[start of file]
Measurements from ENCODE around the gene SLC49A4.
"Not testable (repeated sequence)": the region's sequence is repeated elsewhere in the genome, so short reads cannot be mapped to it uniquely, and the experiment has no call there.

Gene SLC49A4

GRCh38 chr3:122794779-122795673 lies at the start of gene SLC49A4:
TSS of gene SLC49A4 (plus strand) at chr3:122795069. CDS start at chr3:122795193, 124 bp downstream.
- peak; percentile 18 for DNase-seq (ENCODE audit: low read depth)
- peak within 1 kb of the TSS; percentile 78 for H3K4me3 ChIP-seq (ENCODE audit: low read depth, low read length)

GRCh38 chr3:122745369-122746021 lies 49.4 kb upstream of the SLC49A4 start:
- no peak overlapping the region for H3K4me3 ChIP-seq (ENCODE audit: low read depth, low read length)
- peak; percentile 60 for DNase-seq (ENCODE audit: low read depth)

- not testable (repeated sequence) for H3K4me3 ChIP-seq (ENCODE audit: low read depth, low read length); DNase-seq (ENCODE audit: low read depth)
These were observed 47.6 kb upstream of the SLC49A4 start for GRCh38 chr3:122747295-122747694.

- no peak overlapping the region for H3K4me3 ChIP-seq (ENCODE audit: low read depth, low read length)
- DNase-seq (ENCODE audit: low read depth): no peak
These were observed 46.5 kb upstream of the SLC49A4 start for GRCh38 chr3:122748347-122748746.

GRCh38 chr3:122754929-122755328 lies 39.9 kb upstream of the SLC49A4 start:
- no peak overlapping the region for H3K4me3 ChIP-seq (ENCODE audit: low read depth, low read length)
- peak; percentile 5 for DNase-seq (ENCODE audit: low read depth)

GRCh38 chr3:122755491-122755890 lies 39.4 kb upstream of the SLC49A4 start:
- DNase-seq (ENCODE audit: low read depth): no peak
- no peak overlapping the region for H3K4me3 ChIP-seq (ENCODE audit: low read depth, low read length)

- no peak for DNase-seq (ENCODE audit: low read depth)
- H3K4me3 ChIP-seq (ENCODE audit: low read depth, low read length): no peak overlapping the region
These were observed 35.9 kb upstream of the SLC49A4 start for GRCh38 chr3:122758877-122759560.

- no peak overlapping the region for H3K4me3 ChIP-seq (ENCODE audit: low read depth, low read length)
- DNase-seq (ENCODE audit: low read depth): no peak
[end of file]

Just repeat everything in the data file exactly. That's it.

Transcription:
Measurements from ENCODE around the gene SLC49A4.
"Not testable (repeated sequence)": the region's sequence is repeated elsewhere in the genome, so short reads cannot be mapped to it uniquely, and the experiment has no call there.

Gene SLC49A4

GRCh38 chr3:122794779-122795673 lies at the start of gene SLC49A4:
TSS of gene SLC49A4 (plus strand) at chr3:122795069. CDS start at chr3:122795193, 124 bp downstream.
- peak; percentile 18 for DNase-seq (ENCODE audit: low read depth)
- peak within 1 kb of the TSS; percentile 78 for H3K4me3 ChIP-seq (ENCODE audit: low read depth, low read length)

GRCh38 chr3:122745369-122746021 lies 49.4 kb upstream of the SLC49A4 start:
- no peak overlapping the region for H3K4me3 ChIP-seq (ENCODE audit: low read depth, low read length)
- peak; percentile 60 for DNase-seq (ENCODE audit: low read depth)

- not testable (repeated sequence) for H3K4me3 ChIP-seq (ENCODE audit: low read depth, low read length); DNase-seq (ENCODE audit: low read depth)
These were observed 47.6 kb upstream of the SLC49A4 start for GRCh38 chr3:122747295-122747694.

- no peak overlapping the region for H3K4me3 ChIP-seq (ENCODE audit: low read depth, low read length)
- DNase-seq (ENCODE audit: low read depth): no peak
These were observed 46.5 kb upstream of the SLC49A4 start for GRCh38 chr3:122748347-122748746.

GRCh38 chr3:122754929-122755328 lies 39.9 kb upstream of the SLC49A4 start:
- no peak overlapping the region for H3K4me3 ChIP-seq (ENCODE audit: low read depth, low read length)
- peak; percentile 5 for DNase-seq (ENCODE audit: low read depth)

GRCh38 chr3:122755491-122755890 lies 39.4 kb upstream of the SLC49A4 start:
- DNase-seq (ENCODE audit: low read depth): no peak
- no peak overlapping the region for H3K4me3 ChIP-seq (ENCODE audit: low read depth, low read length)

- no peak for DNase-seq (ENCODE audit: low read depth)
- H3K4me3 ChIP-seq (ENCODE audit: low read depth, low read length): no peak overlapping the region
These were observed 35.9 kb upstream of the SLC49A4 start for GRCh38 chr3:122758877-122759560.

- no peak overlapping the region for H3K4me3 ChIP-seq (ENCODE audit: low read depth, low read length)
- DNase-seq (ENCODE audit: low read depth): no peak